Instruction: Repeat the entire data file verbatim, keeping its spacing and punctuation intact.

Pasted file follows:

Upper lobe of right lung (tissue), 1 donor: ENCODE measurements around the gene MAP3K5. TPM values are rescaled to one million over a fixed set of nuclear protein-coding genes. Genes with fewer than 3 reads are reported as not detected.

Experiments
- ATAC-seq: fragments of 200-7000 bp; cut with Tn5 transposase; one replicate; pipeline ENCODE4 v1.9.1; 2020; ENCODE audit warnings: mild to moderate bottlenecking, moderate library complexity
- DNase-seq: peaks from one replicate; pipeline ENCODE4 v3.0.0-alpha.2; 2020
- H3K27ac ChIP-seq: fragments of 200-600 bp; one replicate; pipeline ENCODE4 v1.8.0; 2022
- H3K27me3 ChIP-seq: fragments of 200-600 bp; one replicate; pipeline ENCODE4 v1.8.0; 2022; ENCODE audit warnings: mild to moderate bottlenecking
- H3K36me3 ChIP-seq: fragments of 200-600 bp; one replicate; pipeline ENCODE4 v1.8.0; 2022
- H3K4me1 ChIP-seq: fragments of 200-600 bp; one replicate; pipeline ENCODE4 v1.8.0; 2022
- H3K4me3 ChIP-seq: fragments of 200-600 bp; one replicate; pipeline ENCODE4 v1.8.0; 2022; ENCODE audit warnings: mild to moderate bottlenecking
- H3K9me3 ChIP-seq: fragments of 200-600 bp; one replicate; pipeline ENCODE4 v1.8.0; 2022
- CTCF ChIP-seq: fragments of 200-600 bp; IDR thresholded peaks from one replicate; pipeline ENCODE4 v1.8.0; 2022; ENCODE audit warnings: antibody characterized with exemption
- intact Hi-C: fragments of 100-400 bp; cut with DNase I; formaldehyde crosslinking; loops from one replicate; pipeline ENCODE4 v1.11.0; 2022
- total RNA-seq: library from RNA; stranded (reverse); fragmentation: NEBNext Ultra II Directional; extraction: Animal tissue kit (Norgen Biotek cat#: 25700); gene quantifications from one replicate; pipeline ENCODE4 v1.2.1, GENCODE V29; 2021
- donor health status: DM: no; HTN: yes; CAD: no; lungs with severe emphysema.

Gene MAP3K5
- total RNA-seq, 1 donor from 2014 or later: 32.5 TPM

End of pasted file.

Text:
Upper lobe of right lung (tissue), 1 donor: ENCODE measurements around the gene MAP3K5. TPM values are rescaled to one million over a fixed set of nuclear protein-coding genes. Genes with fewer than 3 reads are reported as not detected.

Experiments
- ATAC-seq: fragments of 200-7000 bp; cut with Tn5 transposase; one replicate; pipeline ENCODE4 v1.9.1; 2020; ENCODE audit warnings: mild to moderate bottlenecking, moderate library complexity
- DNase-seq: peaks from one replicate; pipeline ENCODE4 v3.0.0-alpha.2; 2020
- H3K27ac ChIP-seq: fragments of 200-600 bp; one replicate; pipeline ENCODE4 v1.8.0; 2022
- H3K27me3 ChIP-seq: fragments of 200-600 bp; one replicate; pipeline ENCODE4 v1.8.0; 2022; ENCODE audit warnings: mild to moderate bottlenecking
- H3K36me3 ChIP-seq: fragments of 200-600 bp; one replicate; pipeline ENCODE4 v1.8.0; 2022
- H3K4me1 ChIP-seq: fragments of 200-600 bp; one replicate; pipeline ENCODE4 v1.8.0; 2022
- H3K4me3 ChIP-seq: fragments of 200-600 bp; one replicate; pipeline ENCODE4 v1.8.0; 2022; ENCODE audit warnings: mild to moderate bottlenecking
- H3K9me3 ChIP-seq: fragments of 200-600 bp; one replicate; pipeline ENCODE4 v1.8.0; 2022
- CTCF ChIP-seq: fragments of 200-600 bp; IDR thresholded peaks from one replicate; pipeline ENCODE4 v1.8.0; 2022; ENCODE audit warnings: antibody characterized with exemption
- intact Hi-C: fragments of 100-400 bp; cut with DNase I; formaldehyde crosslinking; loops from one replicate; pipeline ENCODE4 v1.11.0; 2022
- total RNA-seq: library from RNA; stranded (reverse); fragmentation: NEBNext Ultra II Directional; extraction: Animal tissue kit (Norgen Biotek cat#: 25700); gene quantifications from one replicate; pipeline ENCODE4 v1.2.1, GENCODE V29; 2021
- donor health status: DM: no; HTN: yes; CAD: no; lungs with severe emphysema.

Gene MAP3K5
- total RNA-seq, 1 donor from 2014 or later: 32.5 TPM